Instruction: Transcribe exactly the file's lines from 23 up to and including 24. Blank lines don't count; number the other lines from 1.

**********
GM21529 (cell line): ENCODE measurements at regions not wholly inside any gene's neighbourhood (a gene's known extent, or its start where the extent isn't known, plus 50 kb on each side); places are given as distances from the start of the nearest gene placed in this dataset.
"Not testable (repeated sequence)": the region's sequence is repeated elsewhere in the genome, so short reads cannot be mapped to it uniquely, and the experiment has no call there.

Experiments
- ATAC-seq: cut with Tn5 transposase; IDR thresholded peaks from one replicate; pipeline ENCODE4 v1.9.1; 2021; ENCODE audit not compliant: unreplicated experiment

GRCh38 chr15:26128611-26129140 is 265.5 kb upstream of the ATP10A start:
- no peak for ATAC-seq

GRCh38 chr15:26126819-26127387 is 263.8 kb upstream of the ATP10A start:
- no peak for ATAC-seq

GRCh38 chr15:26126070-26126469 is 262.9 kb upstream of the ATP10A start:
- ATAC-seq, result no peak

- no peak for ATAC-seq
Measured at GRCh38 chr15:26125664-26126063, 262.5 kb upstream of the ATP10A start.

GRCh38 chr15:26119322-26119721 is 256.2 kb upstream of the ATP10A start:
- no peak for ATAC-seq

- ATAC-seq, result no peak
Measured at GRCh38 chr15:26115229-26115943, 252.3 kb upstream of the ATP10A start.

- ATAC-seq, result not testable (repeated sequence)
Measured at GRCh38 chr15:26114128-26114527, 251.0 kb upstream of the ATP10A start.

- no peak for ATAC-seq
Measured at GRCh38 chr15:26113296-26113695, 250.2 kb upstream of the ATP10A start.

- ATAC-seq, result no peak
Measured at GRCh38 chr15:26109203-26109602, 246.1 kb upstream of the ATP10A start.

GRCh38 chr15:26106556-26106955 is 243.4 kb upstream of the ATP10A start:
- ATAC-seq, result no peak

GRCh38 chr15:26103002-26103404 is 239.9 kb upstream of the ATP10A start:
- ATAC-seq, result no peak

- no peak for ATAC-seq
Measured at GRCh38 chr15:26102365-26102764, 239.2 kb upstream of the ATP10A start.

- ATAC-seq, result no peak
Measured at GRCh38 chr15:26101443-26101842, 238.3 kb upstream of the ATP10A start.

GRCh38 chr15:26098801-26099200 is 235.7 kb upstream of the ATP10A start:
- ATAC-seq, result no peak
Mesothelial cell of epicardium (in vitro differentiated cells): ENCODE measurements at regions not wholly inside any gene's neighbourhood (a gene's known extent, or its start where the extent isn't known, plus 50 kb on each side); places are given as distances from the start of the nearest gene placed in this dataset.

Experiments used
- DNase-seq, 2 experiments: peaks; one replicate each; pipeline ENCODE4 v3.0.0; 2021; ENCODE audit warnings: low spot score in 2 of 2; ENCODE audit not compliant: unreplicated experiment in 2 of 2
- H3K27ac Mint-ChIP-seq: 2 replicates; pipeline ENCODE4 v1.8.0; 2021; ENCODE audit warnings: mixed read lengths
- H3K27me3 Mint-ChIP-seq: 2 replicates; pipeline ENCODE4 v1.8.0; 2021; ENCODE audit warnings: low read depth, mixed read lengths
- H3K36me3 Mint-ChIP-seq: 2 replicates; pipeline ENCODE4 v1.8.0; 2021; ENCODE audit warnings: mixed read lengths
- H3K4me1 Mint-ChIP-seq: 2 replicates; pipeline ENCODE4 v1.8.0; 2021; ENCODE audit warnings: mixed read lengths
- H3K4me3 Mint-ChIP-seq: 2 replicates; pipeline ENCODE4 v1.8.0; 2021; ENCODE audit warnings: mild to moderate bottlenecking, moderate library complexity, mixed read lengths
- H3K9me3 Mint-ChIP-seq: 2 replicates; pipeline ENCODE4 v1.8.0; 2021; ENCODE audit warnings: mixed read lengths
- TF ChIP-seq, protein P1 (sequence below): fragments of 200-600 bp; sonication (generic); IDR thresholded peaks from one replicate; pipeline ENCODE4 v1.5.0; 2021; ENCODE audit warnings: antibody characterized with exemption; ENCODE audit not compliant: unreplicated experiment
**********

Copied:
GRCh38 chr15:26106556-26106955 is 243.4 kb upstream of the ATP10A start:
- ATAC-seq, result no peak